The boost in petroleum prices, generated by the agreement among OPEC and four non-member nations, comes at a good time for Norway, the world's No. 2 oil exporter and a non-OPEC member of the pact. Its economy faces sharply slower growth this year and next, after six years of strong growth. And higher oil prices give Norges Bank, Norway's central bank, added leeway to cut interest rates.
Prior to 1999, Norges Bank's focus was on the krone's stability, which sometimes resulted in sharp policy swings that adversely affected the economy. Last year, when the price of Brent crude fell to a 12-year low of less than $10 a barrel, the krone weakened, forcing the central bank to hike its policy rate from 3.5% to 8% in defense of the currency.
Now, Norges Bank appears to have shifted its policy focus away from stabilizing the krone to stabilizing the economy. Already this year it has cut policy rates twice, to 7%, even though the krone had fallen below the central bank's target band. With Brent crude now selling at more than $14, the krone has strengthened more than 4% vs. the euro this year. More rate cuts, perhaps totaling a full percentage point, are expected.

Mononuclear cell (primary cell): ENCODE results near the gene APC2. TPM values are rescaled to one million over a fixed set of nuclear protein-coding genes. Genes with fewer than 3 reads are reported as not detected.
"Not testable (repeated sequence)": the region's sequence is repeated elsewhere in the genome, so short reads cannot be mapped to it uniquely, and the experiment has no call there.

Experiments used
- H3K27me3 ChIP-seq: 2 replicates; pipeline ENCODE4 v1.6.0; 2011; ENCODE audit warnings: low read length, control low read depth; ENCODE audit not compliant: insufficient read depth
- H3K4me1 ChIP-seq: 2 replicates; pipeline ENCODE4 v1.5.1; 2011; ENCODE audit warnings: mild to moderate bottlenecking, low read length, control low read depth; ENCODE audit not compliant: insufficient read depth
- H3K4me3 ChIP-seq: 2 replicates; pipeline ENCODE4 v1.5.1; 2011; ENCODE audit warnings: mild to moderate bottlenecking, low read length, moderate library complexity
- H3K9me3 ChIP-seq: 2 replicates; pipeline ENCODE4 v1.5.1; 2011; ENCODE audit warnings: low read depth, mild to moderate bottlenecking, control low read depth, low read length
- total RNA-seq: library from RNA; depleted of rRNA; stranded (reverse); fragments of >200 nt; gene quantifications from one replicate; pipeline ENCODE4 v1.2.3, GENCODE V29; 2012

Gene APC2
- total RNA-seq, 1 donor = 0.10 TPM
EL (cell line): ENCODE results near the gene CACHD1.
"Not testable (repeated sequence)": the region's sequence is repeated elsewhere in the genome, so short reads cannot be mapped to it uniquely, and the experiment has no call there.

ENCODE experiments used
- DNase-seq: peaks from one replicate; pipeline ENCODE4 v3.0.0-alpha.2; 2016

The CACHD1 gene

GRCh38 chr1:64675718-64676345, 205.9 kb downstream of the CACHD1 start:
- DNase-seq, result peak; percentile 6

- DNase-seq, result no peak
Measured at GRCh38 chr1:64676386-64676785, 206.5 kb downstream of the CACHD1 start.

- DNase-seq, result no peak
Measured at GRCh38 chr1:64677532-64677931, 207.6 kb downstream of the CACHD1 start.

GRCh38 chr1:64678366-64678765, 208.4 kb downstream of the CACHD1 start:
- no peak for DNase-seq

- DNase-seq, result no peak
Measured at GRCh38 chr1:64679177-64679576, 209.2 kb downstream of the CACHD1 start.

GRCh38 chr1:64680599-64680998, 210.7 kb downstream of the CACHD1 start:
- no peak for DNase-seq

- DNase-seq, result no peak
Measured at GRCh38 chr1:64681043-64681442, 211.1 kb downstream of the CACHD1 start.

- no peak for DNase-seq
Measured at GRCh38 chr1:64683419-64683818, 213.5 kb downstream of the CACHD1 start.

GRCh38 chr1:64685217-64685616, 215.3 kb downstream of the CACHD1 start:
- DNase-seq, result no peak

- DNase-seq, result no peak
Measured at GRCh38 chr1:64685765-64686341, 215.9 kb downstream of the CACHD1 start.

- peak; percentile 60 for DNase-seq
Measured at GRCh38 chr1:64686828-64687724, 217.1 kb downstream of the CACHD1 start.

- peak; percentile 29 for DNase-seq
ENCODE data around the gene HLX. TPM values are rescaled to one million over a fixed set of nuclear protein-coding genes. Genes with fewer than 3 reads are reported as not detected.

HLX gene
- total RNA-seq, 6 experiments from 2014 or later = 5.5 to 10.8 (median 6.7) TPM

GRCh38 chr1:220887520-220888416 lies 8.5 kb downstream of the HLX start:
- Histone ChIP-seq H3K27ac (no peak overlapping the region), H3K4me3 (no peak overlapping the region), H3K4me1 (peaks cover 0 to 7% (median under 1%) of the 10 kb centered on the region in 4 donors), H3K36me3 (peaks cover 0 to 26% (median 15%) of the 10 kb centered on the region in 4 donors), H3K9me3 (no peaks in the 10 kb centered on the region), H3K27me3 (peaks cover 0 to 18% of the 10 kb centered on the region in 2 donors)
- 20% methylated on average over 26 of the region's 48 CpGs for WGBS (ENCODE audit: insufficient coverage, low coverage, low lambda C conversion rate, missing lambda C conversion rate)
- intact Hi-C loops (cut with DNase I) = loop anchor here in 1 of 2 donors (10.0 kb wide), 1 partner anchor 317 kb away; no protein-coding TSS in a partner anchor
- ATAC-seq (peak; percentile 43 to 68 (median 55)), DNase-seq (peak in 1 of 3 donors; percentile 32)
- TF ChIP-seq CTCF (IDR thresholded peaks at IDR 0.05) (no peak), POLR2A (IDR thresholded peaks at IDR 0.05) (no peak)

More cuts are needed because the past rate hikes, tight fiscal policy, and weak global demand are pummeling the economy. In its quarterly inflation report, Norges Bank forecasts economic growth of 0.75% this year, down from 2% in 1998. Moreover, it expects mainland gross domestic product, which excludes oil, to slow from 2.9% to about zero this year and next (chart). Already, consumer confidence is down to recession levels, and domestic demand fell in the fourth quarter after years of growth.
The biggest hit to GDP growth will come in business investment as companies cut back spending on oil exploration and development. Even beyond oil, past hikes in wage costs and weak pricing generally have cut company earnings. Housing and business construction have yet to feel the full ill effects of last year's rate hikes.